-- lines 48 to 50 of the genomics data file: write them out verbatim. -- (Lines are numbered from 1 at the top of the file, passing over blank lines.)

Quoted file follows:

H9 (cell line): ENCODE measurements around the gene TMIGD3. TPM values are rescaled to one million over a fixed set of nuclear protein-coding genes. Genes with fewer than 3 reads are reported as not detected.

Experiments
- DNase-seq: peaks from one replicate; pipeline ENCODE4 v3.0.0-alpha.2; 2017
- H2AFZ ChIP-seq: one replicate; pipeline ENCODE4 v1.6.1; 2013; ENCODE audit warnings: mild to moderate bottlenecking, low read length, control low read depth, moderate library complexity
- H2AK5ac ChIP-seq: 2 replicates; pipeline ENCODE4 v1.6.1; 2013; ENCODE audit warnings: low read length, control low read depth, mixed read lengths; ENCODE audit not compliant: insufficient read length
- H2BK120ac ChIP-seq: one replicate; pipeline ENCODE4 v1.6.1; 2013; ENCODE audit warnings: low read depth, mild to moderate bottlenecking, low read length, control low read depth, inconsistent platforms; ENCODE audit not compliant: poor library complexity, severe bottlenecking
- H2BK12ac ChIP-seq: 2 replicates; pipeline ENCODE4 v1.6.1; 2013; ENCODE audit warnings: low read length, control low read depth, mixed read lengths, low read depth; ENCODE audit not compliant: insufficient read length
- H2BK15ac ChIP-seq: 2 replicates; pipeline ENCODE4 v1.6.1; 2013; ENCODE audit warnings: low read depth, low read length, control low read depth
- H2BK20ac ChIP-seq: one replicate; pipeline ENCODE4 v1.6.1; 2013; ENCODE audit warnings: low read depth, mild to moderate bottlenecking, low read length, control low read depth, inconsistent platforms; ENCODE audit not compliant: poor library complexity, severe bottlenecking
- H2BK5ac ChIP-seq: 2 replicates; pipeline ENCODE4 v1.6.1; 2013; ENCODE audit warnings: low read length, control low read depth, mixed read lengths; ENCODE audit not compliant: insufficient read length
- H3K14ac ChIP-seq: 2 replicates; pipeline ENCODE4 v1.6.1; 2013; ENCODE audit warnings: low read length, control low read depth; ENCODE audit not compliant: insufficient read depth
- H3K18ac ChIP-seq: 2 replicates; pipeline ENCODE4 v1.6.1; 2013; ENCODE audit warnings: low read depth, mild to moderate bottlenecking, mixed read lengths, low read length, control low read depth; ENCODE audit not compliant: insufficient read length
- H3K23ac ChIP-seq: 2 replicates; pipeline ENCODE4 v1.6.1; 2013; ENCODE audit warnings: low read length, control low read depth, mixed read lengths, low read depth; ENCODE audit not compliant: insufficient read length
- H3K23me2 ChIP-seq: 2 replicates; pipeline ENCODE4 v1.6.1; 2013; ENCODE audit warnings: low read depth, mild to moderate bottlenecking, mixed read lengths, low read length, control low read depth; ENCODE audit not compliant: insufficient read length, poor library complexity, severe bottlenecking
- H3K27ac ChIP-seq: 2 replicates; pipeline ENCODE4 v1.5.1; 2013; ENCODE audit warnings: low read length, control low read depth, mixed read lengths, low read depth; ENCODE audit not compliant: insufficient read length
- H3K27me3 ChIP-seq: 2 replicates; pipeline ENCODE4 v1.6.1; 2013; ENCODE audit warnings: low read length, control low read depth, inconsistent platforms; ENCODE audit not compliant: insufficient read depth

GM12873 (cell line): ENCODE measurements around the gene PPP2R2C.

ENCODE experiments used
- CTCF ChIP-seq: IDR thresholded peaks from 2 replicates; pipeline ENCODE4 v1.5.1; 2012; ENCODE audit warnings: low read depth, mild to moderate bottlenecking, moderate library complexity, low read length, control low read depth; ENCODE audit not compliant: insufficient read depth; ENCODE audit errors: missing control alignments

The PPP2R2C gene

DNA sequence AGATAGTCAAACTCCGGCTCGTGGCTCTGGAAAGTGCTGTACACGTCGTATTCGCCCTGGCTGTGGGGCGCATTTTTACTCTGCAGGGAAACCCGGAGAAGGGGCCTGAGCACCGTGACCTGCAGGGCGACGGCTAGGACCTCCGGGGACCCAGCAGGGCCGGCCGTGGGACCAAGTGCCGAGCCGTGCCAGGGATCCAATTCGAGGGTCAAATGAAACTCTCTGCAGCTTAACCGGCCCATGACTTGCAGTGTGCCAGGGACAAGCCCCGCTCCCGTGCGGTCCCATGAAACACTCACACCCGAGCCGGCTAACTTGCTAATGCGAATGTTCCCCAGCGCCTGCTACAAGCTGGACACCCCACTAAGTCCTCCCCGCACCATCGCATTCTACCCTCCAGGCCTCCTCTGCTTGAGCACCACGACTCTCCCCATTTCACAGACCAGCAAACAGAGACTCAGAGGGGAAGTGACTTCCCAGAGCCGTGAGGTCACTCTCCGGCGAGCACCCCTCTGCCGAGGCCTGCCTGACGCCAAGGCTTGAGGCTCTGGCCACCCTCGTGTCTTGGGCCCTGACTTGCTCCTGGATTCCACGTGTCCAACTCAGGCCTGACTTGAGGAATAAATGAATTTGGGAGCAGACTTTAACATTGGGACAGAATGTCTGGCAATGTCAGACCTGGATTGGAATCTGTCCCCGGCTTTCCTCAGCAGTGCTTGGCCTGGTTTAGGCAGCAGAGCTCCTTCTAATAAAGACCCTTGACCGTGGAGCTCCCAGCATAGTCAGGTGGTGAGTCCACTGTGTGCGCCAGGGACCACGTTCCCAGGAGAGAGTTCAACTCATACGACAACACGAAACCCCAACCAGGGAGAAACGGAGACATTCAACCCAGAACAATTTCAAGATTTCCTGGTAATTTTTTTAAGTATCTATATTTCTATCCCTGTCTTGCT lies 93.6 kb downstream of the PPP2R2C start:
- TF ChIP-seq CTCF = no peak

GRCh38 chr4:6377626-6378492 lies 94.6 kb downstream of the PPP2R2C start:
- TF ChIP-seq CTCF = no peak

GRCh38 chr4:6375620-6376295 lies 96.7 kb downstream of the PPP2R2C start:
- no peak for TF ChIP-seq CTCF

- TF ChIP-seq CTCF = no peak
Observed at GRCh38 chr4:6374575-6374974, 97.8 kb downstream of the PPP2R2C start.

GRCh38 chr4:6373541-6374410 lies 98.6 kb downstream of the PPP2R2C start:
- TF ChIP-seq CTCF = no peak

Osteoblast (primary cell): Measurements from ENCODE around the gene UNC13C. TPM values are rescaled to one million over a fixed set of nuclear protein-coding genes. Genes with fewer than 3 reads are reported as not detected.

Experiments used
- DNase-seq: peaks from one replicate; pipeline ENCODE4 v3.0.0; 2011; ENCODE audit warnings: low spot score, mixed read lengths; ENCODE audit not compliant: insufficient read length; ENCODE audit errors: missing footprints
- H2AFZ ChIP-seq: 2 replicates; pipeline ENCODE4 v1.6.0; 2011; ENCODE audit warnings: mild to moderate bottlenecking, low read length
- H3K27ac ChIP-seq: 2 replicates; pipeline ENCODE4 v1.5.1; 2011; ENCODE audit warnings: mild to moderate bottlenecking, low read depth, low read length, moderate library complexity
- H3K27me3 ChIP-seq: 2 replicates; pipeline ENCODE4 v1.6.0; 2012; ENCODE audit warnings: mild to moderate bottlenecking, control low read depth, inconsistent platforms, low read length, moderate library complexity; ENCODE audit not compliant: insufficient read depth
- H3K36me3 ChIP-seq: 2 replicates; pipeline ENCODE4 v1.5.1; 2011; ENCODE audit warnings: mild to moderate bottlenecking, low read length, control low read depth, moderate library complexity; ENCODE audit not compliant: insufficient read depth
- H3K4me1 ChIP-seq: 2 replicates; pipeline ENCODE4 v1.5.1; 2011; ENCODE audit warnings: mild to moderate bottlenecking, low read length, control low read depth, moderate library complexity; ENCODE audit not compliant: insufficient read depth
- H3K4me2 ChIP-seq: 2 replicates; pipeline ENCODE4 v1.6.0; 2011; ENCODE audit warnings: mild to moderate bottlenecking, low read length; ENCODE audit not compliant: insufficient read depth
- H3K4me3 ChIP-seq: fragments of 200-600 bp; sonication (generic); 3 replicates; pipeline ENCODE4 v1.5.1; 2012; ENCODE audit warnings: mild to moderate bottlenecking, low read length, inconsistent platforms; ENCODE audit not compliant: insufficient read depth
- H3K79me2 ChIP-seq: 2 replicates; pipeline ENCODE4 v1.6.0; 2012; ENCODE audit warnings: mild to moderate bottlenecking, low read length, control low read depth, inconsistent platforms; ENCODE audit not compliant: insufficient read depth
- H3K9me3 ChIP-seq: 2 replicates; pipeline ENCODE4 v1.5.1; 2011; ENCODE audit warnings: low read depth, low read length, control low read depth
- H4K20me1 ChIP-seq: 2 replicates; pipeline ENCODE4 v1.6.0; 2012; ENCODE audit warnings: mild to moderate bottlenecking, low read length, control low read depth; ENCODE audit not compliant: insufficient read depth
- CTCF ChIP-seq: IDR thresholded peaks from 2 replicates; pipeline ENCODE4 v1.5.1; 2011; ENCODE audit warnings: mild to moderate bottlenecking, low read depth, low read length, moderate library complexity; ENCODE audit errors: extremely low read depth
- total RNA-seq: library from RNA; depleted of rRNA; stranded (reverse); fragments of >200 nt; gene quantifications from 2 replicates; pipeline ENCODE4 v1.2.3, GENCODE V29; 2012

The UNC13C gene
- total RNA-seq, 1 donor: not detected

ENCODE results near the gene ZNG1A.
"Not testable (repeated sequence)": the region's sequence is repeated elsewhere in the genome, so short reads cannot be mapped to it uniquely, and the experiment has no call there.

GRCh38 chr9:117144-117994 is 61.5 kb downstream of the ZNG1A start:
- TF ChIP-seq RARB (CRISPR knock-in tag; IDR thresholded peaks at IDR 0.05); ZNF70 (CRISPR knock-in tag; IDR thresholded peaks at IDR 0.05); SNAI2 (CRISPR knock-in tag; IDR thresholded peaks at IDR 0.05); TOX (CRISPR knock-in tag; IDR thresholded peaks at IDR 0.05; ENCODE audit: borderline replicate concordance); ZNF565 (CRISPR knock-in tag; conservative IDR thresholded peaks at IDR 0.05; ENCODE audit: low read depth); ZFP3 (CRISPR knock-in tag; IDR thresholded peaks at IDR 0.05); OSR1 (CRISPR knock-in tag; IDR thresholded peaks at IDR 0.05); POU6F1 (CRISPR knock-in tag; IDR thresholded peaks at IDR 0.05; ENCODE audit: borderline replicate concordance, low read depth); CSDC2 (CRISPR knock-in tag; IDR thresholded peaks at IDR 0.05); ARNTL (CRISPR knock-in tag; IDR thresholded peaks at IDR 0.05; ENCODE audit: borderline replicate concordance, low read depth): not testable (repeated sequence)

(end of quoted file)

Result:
ENCODE results near the gene ZNG1A.
"Not testable (repeated sequence)": the region's sequence is repeated elsewhere in the genome, so short reads cannot be mapped to it uniquely, and the experiment has no call there.

GRCh38 chr9:117144-117994 is 61.5 kb downstream of the ZNG1A start: